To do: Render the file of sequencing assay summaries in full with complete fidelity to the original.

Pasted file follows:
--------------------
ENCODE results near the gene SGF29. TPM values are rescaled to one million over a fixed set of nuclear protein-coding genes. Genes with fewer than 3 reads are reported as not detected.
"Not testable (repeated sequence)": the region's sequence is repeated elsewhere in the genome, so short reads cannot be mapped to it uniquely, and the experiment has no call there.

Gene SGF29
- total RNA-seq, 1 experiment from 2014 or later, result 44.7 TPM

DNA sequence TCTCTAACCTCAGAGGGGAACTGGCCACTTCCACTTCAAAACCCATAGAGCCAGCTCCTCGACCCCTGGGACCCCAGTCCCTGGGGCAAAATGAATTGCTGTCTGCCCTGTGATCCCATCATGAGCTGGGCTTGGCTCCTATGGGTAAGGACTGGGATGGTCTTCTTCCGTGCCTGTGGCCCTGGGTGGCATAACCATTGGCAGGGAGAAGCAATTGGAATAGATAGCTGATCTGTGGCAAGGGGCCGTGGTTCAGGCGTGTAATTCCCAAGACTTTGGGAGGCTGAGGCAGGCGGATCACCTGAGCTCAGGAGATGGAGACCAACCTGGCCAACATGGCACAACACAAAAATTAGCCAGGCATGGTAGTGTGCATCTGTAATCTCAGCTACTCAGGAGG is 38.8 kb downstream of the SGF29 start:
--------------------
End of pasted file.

ENCODE results near the gene SGF29. TPM values are rescaled to one million over a fixed set of nuclear protein-coding genes. Genes with fewer than 3 reads are reported as not detected.
"Not testable (repeated sequence)": the region's sequence is repeated elsewhere in the genome, so short reads cannot be mapped to it uniquely, and the experiment has no call there.

Gene SGF29
- total RNA-seq, 1 experiment from 2014 or later, result 44.7 TPM

DNA sequence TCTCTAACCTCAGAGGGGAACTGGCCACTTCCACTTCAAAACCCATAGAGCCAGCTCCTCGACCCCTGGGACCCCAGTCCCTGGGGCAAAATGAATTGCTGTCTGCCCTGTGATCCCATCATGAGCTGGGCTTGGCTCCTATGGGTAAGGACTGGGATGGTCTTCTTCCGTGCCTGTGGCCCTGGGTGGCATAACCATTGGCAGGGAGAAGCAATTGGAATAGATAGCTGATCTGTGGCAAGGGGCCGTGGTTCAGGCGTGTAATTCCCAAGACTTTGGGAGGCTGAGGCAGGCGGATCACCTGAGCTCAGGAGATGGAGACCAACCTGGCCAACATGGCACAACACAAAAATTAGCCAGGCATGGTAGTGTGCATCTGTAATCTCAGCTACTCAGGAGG is 38.8 kb downstream of the SGF29 start: